US 4033755 A
Sucrose yield of sugarcane is increased by treating sugarcane a few weeks prior to harvest with ammonium isobutyrate as a sugarcane ripening agent.
1. A process for increasing the sugar yield of grown sugarcane which comprises applying an effective amount of ammonium isobutyrate as a sugarcane ripening agent to the cane at a time at least about 2 and up to about 10 weeks prior to harvest.
2. A process according to claim 1 wherein said sugarcane ripening agent is applied to the cane at a rate corresponding to from about 1 to about 80 pounds per acre.
3. A process according to claim 1 wherein the compound is applied to the cane at a time of between about 3 and about 8 weeks before harvest.
4. A process according to claim 2 wherein said sugarcane ripening agent is applied to the cane at a rate corresponding to from about 1 to about 40 pounds per acre.
5. A process according to claim 1 wherein the sugarcane ripening agent is applied to the cane at a rate of from 1 to about 40 pounds per acre and at a time of between about 3 and about 8 weeks before harvest.
Considerable progress has been made in the last several years in increasing the sugar yield of sugarcane by improving the varieties being planted, enriching the soil with fertilizers and irrigating the soil in climates which do not naturally provide sufficient moisture for optimum plant growth. More recent efforts in improving sugar production have increasingly turned toward the use of chemicals in modifying the controlling of the physiological processes of sugarcane, particularly in ripening prior to harvest. See U.S. Pat. Nos. 3,245,775; 3,291,592; 3,482,959; 3,482,961; 3,493,361; 3,505,056; 3,660,072; 3,671,219; 3,482,961; 3,870,503; and 3,897,240, for example.
With some compounds previously suggested for this purpose, there has been some concern about their resistance to breakdown in the plant and their persistence in the soil when the intended use of the sugar is nutritive as opposed to industrial (e.g., in fermentation processes). Consequently, extensive efforts continue to be made in searching for effective chemical agents that can be used to modify the ripening of sugarcane so as to increase the sucrose yield thereform.
Generally speaking, chemicals selected for evaluation have been of types which have been previously found active in work with other plants as plant hormones, herbicides or inhibitors of growth of terminal buds, or active in killing the spindle of cane upon topical micro-application, etc. However, among the compounds heretofore found to be useful for such other special purposes, surprisingly few have been found effective in controlling the ripening of sugarcane in the desirable manner. No predictable relationship has been recognized to date between (a) the chemical structure of such compounds, (b) their phytotoxic effects, or (c) their physiological effects on the morphogenetic development of the plant, and their activity in having positive effects on ripening. In other words, the effectiveness of a compound in controlling the ripening of sugarcane and thereby increasing sugar yield remains essentially unpredictable, and the search for suitable agents continues to be fundamentally empirical.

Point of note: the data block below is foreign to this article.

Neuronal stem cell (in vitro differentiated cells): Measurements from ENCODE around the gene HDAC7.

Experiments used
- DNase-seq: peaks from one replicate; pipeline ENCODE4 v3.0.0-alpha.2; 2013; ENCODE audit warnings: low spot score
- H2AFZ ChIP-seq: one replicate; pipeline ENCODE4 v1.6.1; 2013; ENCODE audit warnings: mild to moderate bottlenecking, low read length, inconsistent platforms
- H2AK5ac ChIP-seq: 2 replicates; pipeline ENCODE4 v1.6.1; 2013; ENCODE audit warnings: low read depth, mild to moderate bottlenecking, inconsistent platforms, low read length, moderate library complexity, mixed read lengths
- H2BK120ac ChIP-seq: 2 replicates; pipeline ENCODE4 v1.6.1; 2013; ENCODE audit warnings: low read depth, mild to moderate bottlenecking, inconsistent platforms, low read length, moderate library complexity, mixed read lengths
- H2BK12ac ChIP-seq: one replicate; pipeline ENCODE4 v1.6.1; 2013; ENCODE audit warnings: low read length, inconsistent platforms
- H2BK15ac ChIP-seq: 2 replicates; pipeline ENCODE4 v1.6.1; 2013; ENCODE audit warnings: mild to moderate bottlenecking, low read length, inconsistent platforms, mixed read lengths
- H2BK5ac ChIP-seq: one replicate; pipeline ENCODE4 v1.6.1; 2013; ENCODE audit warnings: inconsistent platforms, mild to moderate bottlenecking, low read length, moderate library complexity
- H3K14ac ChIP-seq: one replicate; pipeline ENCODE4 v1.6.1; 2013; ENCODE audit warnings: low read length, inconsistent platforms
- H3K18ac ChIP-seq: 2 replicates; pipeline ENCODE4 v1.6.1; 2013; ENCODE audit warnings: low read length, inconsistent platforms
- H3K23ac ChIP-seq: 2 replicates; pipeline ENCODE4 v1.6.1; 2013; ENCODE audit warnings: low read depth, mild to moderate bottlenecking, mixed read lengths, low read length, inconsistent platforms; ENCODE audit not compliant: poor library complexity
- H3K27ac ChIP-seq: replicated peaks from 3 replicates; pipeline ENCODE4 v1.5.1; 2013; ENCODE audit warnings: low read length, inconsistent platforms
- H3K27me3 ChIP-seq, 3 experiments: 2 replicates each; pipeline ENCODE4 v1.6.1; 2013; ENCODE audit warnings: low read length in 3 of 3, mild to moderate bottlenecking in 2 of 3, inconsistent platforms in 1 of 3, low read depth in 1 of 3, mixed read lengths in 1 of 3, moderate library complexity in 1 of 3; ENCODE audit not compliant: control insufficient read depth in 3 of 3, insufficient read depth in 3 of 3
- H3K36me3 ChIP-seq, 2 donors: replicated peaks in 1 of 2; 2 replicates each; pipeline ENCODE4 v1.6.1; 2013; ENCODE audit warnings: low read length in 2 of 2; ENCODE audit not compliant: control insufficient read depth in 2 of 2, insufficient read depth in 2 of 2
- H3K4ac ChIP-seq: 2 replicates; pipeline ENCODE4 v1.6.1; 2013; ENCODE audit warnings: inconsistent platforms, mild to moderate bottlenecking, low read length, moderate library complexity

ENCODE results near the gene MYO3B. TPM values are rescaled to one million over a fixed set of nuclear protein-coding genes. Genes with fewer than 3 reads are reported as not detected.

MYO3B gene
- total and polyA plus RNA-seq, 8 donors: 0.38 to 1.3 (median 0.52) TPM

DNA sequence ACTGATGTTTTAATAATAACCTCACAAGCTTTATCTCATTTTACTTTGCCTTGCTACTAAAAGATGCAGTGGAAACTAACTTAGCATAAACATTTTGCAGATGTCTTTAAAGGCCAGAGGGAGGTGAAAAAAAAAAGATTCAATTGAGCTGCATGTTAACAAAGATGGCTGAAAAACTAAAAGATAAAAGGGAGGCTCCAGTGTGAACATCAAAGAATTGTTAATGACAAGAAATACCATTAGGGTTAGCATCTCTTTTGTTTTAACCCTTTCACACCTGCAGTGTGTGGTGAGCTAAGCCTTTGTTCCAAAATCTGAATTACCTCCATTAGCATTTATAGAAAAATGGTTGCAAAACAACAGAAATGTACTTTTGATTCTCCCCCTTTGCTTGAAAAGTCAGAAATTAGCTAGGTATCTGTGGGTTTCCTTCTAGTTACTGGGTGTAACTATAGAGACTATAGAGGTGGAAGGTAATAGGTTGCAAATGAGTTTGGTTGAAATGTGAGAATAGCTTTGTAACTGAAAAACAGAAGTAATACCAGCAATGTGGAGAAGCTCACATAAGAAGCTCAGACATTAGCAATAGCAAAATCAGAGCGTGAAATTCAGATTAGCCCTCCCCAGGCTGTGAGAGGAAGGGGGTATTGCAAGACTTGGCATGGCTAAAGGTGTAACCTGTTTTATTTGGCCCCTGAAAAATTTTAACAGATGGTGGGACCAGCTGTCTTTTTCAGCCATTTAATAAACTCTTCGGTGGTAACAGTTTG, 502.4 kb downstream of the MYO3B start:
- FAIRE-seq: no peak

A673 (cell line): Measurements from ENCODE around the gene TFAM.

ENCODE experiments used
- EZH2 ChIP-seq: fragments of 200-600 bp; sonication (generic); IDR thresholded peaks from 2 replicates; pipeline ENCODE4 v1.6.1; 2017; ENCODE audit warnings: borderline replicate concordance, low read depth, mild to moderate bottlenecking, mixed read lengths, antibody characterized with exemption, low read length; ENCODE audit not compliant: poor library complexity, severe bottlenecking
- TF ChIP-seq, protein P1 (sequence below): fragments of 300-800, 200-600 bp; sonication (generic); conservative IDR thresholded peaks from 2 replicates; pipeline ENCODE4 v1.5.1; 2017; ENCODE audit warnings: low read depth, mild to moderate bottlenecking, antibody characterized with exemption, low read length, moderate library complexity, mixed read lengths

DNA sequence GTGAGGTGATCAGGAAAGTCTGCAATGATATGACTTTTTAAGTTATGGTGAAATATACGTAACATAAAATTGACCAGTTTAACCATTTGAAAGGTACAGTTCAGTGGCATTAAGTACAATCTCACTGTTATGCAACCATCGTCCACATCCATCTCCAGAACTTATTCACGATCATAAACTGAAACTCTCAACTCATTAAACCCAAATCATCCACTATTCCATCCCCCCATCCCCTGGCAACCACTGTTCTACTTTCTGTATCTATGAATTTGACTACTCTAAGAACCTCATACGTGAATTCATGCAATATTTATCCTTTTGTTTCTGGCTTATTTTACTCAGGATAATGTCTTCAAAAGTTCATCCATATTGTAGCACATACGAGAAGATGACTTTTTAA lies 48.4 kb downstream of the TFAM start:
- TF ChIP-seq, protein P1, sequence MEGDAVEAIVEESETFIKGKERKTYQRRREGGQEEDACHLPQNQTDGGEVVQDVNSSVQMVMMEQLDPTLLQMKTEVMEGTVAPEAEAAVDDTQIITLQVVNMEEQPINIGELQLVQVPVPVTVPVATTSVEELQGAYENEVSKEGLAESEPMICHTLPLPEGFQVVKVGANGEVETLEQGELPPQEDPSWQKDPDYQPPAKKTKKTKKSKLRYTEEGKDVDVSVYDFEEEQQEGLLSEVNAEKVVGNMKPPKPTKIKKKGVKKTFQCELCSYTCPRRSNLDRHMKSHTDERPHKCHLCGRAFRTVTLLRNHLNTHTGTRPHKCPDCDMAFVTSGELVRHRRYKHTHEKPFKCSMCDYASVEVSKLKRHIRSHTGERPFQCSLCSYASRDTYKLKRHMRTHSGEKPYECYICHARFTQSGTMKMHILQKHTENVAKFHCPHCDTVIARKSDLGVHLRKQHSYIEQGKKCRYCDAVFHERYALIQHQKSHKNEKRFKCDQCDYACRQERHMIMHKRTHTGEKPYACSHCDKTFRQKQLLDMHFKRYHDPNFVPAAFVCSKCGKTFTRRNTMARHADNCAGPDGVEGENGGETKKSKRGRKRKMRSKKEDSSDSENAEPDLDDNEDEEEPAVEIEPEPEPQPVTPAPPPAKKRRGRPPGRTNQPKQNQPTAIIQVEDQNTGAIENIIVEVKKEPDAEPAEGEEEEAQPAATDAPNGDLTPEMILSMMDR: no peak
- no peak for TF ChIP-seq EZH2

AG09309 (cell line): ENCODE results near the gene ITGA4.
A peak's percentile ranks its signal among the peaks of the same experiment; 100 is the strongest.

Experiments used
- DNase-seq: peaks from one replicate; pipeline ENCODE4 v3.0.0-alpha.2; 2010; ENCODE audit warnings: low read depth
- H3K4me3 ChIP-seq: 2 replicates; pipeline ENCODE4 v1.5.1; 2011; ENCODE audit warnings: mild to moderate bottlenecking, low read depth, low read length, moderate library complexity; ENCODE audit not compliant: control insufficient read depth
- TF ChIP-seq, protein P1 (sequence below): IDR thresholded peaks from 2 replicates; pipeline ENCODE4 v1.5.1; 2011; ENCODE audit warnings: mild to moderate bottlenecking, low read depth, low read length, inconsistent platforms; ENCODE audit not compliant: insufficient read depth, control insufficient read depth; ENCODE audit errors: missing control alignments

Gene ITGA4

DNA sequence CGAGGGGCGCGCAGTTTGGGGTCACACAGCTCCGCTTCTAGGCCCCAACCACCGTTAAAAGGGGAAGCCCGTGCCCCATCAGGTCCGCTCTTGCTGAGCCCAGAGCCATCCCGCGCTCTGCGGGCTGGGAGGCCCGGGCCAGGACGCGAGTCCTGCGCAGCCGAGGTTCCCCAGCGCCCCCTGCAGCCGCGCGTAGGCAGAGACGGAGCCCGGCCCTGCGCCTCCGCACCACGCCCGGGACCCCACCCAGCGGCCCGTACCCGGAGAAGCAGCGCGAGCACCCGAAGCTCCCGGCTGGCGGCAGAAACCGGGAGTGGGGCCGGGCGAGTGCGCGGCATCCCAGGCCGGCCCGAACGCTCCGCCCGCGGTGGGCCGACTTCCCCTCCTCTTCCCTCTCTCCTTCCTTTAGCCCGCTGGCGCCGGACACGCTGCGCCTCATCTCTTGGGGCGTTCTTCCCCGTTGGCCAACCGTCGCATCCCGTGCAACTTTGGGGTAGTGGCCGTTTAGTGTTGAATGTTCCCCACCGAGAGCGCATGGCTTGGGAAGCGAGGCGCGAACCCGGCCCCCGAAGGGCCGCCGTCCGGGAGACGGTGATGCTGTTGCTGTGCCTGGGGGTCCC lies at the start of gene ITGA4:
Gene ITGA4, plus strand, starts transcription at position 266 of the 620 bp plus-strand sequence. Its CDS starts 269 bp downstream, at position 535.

Isobutyrate salts of Group 1 of the Periodic Table and isobutyrate ethyl esters are known as sugarcane ripening agents. See L. G. Nickell, U.S. Pat. No. 3,870,503. However, ammonium isobutyrate (AIB) for this use is believed novel and upredictable.
It is an object of this invention to provide a new agent for controlling the ripening of sugarcane. A more specific object is to increase the sucrose yield of sugarcane by chemically treating it during its final ripening stages prior to harvest without introducing substantial toxicological hazards, and preferably without causing any visible damage to the cane plant such as drying of the spindle or other leaf.
Still more specifically, it is an object to increase the sucrose yield of sugarcane by treating it prior to harvest with a chemical agent which is sufficiently stable to provide the desired effect over a period of several weeks and thus give adequate operational flexibility, but which has a relatively low degree of persistence and is susceptible to autodecomposition or decomposition by soil bacteria. Compounds which increase the sucrose content of sugarcane only temporarily over a period of two or three weeks after application and then result in a substantial decrease are generally not desirable for the intended purpose.
It has now been discovered that excellent results in increasing the sucrose yield of sugarcane can be obtained by applying AIB as a sugarcane ripening agent to the cane at a time at least about two weeks and up to about ten weeks before harvest.
AIB is a crystalline, water-soluble solid under normal ambient conditions. This sugarcane ripening agent is generally applied to the sugarcane in an aqueous medium.
Good results are obtained when the sugarcane crop is treated at a rate in the range of from about 1 to about 40 pounds of AIB per acre of sugarcane, though higher rates of up to about 80 pounds or more per acre as well as rates lower than 1 pound per acre can be used. The optimum amount will vary somewhat depending on the specific treating composition applied.